2. Ask the students what they wonder about. I suspect they will wonder who won.
  3. Have students make a prediction. Let the discussion go on and I’m confident they will talk about the three possible outcomes (If he makes 3, Memphis wins. If he makes 2, they go to overtime. If he makes 0 or 1, Louisville wins).
  4. Ask them if they require further information. I would make sure they heard the relevant parts of the video, which are the facts that Darius Washington is a 72% free throw shooter on the year, and that he is 2/3 in the game.
  5. Let students work on the math. Who wins? What are the probabilities of each of the outcomes?
  6. Play the video to 1:40, so students can see him make the first shot. Repeat steps 3-5. Does Memphis have a better chance of winning now?  Play the video to 2:00, so students can see him miss shot #2. Repeat steps 3-5. Play the rest of the video.
  7. Share student solutions. How did the predictions (and math) change after each shot? Why did the math not match the outcome?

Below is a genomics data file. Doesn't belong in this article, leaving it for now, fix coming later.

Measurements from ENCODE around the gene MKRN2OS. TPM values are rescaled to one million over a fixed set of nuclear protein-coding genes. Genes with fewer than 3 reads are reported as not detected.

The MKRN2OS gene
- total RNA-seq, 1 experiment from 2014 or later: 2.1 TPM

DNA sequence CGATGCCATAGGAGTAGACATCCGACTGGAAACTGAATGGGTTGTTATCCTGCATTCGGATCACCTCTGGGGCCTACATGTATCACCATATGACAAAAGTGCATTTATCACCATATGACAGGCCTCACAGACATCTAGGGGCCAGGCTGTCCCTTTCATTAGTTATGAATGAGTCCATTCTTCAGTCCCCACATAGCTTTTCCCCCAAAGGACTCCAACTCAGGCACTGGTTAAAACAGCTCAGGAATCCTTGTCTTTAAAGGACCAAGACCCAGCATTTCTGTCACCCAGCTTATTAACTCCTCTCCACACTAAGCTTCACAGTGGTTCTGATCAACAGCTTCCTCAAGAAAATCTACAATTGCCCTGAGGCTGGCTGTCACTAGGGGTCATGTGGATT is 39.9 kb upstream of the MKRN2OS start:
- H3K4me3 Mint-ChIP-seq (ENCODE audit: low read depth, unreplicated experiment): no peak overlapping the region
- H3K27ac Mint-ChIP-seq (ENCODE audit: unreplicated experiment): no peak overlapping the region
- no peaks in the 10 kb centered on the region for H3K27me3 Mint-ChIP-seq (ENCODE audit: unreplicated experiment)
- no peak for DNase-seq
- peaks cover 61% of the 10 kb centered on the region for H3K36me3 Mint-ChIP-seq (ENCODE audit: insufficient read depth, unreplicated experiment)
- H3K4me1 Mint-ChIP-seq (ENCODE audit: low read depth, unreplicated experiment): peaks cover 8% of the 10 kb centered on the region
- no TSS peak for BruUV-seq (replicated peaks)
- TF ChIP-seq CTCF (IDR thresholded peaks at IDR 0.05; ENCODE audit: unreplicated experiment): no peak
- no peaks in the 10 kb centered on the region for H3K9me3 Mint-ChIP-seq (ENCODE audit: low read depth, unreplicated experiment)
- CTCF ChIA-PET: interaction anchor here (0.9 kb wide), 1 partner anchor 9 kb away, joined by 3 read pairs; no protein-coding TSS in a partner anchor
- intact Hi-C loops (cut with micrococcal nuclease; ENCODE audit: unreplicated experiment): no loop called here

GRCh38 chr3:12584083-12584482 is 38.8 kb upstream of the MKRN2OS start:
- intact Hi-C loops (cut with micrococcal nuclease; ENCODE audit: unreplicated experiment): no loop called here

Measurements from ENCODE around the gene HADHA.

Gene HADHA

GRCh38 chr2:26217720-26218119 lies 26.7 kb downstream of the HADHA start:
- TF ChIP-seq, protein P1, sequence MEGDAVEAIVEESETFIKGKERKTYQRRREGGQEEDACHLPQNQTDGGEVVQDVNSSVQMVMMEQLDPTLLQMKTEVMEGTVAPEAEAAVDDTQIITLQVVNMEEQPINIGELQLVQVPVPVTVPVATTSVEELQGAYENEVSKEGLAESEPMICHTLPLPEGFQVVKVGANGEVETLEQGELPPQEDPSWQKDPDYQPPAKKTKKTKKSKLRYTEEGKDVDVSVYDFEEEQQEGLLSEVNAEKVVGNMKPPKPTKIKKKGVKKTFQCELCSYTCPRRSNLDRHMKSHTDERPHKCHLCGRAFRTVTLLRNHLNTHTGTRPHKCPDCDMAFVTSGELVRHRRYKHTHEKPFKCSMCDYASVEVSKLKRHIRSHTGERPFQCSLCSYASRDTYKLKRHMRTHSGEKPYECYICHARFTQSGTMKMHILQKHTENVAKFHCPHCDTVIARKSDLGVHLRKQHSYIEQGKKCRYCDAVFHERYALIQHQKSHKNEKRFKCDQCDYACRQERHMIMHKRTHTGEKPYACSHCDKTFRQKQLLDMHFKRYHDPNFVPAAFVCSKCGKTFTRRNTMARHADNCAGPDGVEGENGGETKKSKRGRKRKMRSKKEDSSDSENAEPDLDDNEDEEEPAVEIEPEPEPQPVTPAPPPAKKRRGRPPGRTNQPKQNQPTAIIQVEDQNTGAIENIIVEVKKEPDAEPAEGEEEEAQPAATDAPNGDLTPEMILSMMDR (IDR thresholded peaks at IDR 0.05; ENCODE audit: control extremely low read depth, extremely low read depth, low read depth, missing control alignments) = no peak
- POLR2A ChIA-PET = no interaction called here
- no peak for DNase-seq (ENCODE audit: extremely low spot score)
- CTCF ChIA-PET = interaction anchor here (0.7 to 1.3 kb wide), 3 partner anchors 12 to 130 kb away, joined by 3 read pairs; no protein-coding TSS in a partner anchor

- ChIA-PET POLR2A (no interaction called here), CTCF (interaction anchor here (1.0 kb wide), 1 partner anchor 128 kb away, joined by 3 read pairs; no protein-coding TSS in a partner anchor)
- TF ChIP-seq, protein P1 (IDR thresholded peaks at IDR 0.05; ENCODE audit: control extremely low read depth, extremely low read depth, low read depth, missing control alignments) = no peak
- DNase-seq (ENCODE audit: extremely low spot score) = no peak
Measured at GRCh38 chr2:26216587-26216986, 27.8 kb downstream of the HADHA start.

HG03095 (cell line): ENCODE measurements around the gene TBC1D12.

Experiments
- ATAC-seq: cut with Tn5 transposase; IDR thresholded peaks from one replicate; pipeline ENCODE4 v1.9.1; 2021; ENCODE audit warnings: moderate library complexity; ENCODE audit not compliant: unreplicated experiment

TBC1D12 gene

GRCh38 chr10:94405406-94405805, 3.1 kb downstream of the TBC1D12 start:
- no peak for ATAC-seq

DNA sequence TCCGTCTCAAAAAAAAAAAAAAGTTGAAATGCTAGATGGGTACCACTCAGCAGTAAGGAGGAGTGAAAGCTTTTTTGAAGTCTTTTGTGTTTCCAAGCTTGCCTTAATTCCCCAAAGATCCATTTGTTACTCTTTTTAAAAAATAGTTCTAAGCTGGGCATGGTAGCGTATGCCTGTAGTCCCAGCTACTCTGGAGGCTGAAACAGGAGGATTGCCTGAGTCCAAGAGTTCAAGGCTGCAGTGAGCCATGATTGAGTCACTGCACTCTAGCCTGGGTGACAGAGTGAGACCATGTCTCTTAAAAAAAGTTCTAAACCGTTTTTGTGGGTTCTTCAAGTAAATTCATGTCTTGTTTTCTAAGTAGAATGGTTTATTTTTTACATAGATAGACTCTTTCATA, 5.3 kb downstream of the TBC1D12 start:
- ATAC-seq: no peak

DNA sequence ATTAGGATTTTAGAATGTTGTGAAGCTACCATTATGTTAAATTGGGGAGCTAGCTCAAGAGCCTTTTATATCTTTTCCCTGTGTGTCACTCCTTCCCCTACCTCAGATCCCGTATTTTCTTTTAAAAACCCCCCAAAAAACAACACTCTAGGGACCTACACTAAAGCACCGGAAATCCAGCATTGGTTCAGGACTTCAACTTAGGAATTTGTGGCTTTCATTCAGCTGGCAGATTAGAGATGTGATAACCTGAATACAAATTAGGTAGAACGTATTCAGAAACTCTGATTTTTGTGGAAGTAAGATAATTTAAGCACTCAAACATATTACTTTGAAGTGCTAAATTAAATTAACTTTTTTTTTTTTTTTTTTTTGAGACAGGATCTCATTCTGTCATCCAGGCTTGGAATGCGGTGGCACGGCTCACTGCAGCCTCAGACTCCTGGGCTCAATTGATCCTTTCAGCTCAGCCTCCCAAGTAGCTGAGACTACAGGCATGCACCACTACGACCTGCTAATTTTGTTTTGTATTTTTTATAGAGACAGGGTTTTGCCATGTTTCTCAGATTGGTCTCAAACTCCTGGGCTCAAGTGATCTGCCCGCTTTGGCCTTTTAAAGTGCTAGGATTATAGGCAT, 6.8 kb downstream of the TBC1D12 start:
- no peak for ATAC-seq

My answers (please correct if wrong).

Based on Season 72%

Before first shot: Memphis win = 37.3%, Tie = 43.5%, Louisville win = 19.2%

After first shot: Memphis win = 51.8%, Tie = 40.3%, Louisville win = 7.9%

After second shot: Memphis win = 0%, Tie = 72%, Louisville win = 28%

Based on Game 2/3

Before first shot: Memphis win = 29.6%, Tie = 44.4%, Louisville win = 26.0%

After first shot: Memphis win = 44.4%, Tie = 44.4%, Louisville win = 11.2%

After second shot: Memphis win = 0%, Tie = 66.6%, Louisville win = 33.4%